Maughan Hub is a series of articles written by KCL’s Comedy Society members, published on Wednesdays. We hope they entertain you wherever you are!
Charles, Prince of Wales, and eldest son of Queen Elizabeth II, completed a monumental and impressive feat: he is the first member of his immediate family line to graduate from university. Maughan Hub sat down with him to ask him about his pursuit of an unfamiliar kind of wealth: the wealth of an education.
“People expect that my parents would have valued education, but like most first-generation university students, I come from a family that didn’t really appreciate the things education can give you,” his Royal Highness said.
His parents, Liz and Phil, had less access to education than the average young person during their youth, due to their circumstances. They had no formal qualifications – not even a school leavers’ certificate, let alone a degree. Liz was discouraged from attending school by her parents and studied for a mere 2 and a half hours a day as a child. In secondary school, she only ever showed up to Constitutional History classes and Religious Studies with the Archbishop of Canterbury.
Of course, his parents were proud of his enrolment at Cambridge, but they instilled values in him that were significantly less common amongst his peers. He talks of the pressure to focus on the “real, full-time job” of being a Prince, rather than wasting his time on a “useless” anthropology degree. “It was really stifling,” he said. “All these other kids have the freedom to go out partying every night, but there was so much pressure on me to prove that I made the right choice with this degree.”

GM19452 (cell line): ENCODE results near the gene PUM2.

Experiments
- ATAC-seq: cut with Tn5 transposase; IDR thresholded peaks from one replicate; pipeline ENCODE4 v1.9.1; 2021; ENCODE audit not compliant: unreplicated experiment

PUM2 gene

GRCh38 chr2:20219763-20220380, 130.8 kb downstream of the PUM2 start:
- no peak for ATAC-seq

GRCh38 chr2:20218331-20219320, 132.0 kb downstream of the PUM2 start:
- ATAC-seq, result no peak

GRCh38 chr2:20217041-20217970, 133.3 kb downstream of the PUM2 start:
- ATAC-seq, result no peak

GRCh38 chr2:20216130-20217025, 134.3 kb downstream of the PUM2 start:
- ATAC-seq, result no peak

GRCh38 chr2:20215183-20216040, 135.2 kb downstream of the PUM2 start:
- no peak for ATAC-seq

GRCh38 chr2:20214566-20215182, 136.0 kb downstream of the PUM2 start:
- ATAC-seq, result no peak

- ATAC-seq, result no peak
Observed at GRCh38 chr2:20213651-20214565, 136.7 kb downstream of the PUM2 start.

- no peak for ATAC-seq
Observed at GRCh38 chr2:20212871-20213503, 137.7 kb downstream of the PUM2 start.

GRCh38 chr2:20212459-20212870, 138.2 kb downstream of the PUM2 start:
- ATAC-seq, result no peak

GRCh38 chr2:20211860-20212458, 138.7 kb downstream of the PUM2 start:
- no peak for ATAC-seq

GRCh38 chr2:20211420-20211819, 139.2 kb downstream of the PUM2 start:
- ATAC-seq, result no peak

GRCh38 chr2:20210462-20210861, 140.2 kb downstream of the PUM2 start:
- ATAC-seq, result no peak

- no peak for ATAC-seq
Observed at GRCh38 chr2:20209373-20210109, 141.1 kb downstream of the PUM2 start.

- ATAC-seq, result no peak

In fact, Charles’ parents were so disapproving of his decision to go to Cambridge that he had to be accompanied at all times by a security guard. Rumours that his bodyguard sat exams with him and achieved a higher grade continue to circulate. Though the Windsors have neither confirmed nor denied this, Charles pointedly noted a public lack of belief in the abilities of first-gen students.
Charles does recognise that him going to university was a major step forward for his family. They couldn’t see why Charles would need a degree considering the line of work he would be going into. But now she recognises the leaps he made for the family: “He’s set a precedent, and now all the grandkids have gone. Little William even met his wife there, so I guess it can’t be so bad.”
Her biggest regret on the matter is that in choosing a formal education, Charles will never have the same opportunity to “piss about with the Archbishop of Banterbury himself – he truly is an absolute ledge.”